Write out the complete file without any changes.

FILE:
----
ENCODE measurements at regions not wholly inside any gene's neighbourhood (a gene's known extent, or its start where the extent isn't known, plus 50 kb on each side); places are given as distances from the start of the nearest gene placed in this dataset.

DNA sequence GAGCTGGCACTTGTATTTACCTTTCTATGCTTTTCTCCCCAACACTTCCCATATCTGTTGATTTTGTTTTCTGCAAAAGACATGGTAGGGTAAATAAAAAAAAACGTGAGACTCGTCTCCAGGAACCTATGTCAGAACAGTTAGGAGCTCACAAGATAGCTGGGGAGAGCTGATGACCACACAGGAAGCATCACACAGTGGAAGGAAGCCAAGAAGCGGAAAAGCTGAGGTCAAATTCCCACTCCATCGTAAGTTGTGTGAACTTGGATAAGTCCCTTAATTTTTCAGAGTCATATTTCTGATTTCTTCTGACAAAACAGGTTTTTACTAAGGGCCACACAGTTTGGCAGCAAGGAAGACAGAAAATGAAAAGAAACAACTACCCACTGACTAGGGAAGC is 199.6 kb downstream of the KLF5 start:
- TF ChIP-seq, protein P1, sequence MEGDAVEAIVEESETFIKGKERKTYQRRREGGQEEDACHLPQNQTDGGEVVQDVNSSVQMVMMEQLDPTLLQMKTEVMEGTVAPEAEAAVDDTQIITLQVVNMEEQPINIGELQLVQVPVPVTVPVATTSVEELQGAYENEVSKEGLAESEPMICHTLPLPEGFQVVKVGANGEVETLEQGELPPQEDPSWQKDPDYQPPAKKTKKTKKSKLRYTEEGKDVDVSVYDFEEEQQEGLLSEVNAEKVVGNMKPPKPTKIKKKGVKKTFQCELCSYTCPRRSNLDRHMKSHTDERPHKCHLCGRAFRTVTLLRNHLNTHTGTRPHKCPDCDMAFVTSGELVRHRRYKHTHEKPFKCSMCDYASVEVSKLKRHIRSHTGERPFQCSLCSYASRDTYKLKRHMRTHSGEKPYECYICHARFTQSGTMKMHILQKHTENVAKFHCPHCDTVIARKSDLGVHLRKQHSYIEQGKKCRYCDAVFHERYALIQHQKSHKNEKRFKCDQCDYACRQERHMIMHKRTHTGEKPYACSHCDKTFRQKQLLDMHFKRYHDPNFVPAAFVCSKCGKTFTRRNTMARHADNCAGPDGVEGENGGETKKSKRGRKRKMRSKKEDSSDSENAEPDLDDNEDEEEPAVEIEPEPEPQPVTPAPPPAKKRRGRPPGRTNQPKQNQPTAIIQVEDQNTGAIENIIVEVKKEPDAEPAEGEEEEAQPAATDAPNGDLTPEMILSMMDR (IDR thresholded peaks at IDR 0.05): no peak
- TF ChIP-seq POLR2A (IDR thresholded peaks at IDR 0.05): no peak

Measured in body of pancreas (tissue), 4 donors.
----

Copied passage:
ENCODE measurements at regions not wholly inside any gene's neighbourhood (a gene's known extent, or its start where the extent isn't known, plus 50 kb on each side); places are given as distances from the start of the nearest gene placed in this dataset.

DNA sequence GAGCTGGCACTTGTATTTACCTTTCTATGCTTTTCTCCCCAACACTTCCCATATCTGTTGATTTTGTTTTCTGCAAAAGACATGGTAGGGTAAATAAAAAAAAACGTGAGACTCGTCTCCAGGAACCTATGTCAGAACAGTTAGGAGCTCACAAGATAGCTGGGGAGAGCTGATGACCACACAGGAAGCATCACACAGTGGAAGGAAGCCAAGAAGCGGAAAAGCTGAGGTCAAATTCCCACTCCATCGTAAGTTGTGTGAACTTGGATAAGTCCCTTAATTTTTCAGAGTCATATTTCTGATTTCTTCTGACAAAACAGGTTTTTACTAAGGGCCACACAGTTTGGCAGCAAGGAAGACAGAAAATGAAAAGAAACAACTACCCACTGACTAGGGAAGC is 199.6 kb downstream of the KLF5 start:
- TF ChIP-seq, protein P1, sequence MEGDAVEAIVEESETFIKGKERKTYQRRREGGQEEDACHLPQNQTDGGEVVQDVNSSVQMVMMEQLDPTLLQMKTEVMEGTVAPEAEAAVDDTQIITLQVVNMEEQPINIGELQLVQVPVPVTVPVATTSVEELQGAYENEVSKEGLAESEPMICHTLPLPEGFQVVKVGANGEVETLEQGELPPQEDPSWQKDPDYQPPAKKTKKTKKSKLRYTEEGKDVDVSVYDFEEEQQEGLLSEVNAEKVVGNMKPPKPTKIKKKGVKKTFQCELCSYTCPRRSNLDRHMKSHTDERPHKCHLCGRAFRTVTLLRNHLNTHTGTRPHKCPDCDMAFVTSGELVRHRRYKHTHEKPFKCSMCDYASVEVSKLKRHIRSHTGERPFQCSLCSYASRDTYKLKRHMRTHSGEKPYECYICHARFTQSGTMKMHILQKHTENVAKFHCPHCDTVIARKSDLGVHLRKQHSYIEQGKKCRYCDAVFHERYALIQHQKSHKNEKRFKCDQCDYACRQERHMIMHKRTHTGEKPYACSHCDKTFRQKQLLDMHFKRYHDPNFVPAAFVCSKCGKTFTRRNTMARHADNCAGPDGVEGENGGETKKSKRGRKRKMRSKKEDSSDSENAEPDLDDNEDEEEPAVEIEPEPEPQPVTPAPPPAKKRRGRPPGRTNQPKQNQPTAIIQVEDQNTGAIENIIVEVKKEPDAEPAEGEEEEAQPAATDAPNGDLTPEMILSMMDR (IDR thresholded peaks at IDR 0.05): no peak
- TF ChIP-seq POLR2A (IDR thresholded peaks at IDR 0.05): no peak

Measured in body of pancreas (tissue), 4 donors.